This result points to the fact that consumers’ preferences are changing, and disposable income is going into experiences rather than products. As a consequence, food and hospitality has become an integral part of people’s lives. The numbers bear this out: Since 2010, ABS Retail Trade figures show growth in turnover for Apparel retailers has averaged 3.1% per annum. For F&B retailers, the figure is 5.0%.

Westfield Tea Tree Plaza

This divergence is due in part to the experience-seeking nature of millennials and new millennials. Successful food establishments provide a unique eating experience and satisfy their craving for a sense of excitement and new-dish-discovery. This leads to the conclusion that today’s requirements for living, shopping and eating have changed. The broad construct of Lifestyle has been integrated into retail and this needs to be reflected in the food, hospitality and entertainment offer. I think by now we have all moved on from the bricks versus clicks dilemma and realised that retail centres are alive and well and have a bright future, provided they can change and evolve with their customers. Regardless of size, shopping malls, retail centres and neighbourhood strip-centres are all about people. We’re planning food and entertainment for people in what could be, and often has been, impersonal spaces so as to deliver positive experiences whereby people want to dwell longer, spend more and return more often.

In this vein, we are starting to see how these ideas are making their way into the built environment. The term ‘Collaborative Urbanism’ has come into usage. This is a concept, now being put into practice around the world; involving the community in the design of their urban spaces. It is the process of allowing, encouraging and seeking out the input of those who will use the space and getting them to make meaningful contributions that shape the final product. It is this sense of inclusion, and not just a market-driven solution powered by tried-and-tested blueprints, that has created innovative and exciting spaces that attract people to spend time there and to share their experiences.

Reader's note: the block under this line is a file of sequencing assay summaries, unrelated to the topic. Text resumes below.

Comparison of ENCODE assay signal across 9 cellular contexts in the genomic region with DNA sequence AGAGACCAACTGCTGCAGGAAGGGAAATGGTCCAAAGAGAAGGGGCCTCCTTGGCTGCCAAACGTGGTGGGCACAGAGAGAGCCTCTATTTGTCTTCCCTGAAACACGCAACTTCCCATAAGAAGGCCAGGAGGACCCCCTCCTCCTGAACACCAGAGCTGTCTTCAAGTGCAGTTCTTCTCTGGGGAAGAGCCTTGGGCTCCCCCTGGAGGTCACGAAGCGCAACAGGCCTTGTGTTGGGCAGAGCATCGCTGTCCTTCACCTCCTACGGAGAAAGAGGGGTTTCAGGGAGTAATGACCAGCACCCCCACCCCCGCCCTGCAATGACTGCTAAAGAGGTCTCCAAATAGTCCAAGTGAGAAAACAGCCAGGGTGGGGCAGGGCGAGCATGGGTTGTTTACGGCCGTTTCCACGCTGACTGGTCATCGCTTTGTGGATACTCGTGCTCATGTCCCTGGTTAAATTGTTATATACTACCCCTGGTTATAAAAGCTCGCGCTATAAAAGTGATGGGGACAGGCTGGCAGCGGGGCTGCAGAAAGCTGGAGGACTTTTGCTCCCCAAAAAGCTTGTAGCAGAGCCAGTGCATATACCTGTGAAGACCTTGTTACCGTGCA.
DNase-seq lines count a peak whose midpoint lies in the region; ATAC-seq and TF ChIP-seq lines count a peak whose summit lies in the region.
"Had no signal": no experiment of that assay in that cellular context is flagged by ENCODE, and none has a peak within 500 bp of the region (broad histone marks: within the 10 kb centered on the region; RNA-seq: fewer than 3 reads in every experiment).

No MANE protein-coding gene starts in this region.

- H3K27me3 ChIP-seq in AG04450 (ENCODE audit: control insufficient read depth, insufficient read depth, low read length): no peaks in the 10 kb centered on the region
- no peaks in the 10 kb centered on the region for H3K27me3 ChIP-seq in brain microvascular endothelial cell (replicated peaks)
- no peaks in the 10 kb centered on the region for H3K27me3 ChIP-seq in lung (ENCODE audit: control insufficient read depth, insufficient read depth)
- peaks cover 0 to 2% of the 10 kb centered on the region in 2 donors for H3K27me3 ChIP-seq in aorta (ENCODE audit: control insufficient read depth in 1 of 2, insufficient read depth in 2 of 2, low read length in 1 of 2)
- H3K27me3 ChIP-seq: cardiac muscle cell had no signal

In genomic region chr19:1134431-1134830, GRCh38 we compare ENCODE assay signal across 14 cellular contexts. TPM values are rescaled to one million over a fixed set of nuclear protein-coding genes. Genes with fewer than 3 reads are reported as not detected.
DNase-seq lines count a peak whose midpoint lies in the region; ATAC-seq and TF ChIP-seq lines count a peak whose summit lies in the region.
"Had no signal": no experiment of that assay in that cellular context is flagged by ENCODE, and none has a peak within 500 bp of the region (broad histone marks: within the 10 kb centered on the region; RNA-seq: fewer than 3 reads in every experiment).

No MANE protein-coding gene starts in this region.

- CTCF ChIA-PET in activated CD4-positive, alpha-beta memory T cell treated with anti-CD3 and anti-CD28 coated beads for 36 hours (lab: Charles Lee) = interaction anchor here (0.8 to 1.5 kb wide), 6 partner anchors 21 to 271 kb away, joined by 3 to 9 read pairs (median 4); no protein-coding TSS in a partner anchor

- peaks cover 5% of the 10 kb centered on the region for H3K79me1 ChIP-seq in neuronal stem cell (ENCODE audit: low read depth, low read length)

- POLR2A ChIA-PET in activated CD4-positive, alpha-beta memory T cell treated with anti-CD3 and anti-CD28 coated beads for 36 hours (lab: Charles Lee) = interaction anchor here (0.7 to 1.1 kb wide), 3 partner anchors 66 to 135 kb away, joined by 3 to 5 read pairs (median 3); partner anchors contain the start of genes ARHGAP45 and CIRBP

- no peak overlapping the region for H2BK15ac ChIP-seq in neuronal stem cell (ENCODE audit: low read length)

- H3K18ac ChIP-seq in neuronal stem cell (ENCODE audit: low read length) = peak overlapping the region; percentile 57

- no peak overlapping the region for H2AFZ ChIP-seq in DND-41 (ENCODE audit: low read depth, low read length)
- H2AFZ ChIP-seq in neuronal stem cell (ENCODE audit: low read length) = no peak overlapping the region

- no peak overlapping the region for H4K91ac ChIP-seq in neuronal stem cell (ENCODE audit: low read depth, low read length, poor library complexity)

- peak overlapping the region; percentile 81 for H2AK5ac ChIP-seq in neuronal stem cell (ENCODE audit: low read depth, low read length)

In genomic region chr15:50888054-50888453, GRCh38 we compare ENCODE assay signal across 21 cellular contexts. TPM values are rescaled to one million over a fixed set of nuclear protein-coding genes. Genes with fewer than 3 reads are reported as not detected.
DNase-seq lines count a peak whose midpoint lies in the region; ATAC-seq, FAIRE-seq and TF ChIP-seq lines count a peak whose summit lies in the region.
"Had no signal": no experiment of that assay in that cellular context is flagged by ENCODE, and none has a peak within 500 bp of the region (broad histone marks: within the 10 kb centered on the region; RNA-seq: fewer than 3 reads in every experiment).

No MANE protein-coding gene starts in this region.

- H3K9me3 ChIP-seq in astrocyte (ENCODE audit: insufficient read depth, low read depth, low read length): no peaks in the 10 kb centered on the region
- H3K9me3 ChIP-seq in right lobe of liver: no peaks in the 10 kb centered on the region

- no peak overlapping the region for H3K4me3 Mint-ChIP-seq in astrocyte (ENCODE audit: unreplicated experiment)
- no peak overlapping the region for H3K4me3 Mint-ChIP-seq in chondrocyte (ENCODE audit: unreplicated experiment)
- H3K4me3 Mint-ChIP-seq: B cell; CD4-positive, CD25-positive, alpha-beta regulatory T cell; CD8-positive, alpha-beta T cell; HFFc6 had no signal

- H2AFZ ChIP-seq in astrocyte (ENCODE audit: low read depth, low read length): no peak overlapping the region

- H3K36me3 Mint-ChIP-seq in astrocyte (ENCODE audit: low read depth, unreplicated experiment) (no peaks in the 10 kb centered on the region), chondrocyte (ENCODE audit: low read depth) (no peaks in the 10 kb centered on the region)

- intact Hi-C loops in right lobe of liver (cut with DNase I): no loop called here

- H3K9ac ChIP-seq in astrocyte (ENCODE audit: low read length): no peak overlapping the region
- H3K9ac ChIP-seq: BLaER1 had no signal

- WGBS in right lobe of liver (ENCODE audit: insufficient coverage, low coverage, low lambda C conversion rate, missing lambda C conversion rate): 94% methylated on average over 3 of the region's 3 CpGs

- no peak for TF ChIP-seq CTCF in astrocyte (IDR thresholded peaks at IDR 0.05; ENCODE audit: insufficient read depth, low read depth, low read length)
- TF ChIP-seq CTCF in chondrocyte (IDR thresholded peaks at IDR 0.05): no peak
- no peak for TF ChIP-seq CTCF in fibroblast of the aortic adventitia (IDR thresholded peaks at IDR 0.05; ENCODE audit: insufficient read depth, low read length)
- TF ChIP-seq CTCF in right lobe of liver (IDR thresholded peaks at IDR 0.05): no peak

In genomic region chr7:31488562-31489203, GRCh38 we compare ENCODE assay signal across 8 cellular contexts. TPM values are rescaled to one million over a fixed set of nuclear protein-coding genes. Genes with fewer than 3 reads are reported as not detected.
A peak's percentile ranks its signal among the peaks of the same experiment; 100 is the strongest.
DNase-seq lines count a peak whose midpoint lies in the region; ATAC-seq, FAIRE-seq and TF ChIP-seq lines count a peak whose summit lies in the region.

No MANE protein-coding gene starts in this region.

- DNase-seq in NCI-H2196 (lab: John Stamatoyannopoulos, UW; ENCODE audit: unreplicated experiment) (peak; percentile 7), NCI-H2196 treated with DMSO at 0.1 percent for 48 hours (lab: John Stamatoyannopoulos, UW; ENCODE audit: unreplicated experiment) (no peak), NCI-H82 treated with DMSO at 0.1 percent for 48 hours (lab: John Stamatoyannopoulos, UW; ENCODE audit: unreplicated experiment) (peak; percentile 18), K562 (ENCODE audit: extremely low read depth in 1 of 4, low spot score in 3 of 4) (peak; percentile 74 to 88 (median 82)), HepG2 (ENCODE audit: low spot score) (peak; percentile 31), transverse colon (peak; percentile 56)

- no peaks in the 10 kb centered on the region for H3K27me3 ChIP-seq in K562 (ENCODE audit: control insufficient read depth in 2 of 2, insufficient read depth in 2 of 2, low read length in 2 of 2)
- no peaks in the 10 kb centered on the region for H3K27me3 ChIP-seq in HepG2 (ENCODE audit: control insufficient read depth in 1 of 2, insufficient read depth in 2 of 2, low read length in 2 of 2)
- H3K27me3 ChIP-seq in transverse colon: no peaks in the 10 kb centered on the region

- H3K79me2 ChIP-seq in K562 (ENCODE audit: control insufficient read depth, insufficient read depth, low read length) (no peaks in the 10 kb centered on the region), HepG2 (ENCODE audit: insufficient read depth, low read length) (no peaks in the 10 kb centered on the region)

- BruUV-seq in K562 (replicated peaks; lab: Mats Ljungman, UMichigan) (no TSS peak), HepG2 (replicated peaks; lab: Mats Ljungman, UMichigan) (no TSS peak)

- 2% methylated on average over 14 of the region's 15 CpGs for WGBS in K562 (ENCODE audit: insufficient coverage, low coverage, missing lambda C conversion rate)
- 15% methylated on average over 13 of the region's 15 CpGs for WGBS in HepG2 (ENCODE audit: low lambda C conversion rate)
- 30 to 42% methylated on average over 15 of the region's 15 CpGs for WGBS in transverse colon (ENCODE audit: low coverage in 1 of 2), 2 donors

Cultural infrastructure is an off-shoot of this idea. Cultural spaces that the public have adopted as being belonging to them – think the Sydney Opera House, the Melbourne Cricket Ground and the Australian War Memorial in Canberra – are more than just buildings. They are part of who we are as a people and affect even those who never or rarely visit.

Shopping centres, while not in the same league as the Opera House, are nevertheless microcosms of ourselves – what we buy, what we wear, what we eat. Malls are public spaces just as much as a park or a library. Landlords need to evolve their spaces to make sure that they are not just angular lines on a page but are also meaningful to the catchment and are places that they want to ‘own’. A design-driven, people-pleasing environment must be connected to community and fulfil personal need-states of changing lifestyle requirements: these are the fundamentals of the business of food.